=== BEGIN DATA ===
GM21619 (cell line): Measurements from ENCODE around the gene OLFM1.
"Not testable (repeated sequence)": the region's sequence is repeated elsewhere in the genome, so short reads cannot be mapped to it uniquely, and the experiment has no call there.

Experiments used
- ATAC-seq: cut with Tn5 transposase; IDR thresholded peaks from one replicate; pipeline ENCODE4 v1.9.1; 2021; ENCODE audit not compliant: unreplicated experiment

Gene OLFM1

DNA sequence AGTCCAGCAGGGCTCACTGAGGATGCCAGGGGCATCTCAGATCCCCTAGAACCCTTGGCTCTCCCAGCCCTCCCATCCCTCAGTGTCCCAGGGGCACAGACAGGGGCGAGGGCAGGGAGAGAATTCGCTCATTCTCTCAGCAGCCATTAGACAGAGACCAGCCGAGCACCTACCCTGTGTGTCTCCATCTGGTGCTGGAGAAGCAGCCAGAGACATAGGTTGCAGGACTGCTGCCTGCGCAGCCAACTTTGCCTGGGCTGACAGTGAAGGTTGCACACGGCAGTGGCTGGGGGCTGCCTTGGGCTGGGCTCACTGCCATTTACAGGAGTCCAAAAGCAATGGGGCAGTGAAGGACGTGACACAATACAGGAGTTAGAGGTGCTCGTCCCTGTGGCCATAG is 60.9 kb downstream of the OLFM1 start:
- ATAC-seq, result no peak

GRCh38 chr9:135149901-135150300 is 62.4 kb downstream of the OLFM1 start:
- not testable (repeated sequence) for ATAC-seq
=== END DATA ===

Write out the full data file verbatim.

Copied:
GM21619 (cell line): Measurements from ENCODE around the gene OLFM1.
"Not testable (repeated sequence)": the region's sequence is repeated elsewhere in the genome, so short reads cannot be mapped to it uniquely, and the experiment has no call there.

Experiments used
- ATAC-seq: cut with Tn5 transposase; IDR thresholded peaks from one replicate; pipeline ENCODE4 v1.9.1; 2021; ENCODE audit not compliant: unreplicated experiment

Gene OLFM1

DNA sequence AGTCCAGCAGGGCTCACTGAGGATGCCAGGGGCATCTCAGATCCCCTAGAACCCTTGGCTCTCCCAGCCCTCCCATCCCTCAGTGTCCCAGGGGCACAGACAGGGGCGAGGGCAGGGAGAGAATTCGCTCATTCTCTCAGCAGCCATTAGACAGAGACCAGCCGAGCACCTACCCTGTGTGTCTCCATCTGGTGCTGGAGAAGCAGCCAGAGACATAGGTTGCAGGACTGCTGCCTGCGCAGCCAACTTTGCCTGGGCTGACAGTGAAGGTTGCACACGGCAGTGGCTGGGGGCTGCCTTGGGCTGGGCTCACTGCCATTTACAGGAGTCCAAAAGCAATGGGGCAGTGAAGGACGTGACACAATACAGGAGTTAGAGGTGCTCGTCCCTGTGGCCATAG is 60.9 kb downstream of the OLFM1 start:
- ATAC-seq, result no peak

GRCh38 chr9:135149901-135150300 is 62.4 kb downstream of the OLFM1 start:
- not testable (repeated sequence) for ATAC-seq